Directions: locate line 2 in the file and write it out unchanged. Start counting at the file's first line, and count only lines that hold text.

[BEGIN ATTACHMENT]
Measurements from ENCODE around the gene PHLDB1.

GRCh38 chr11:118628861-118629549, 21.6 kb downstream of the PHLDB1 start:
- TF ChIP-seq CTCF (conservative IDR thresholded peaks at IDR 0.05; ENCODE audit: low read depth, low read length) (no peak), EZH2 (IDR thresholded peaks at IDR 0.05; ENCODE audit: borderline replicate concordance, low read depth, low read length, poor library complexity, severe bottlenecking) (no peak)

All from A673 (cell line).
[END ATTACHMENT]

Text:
GRCh38 chr11:118628861-118629549, 21.6 kb downstream of the PHLDB1 start: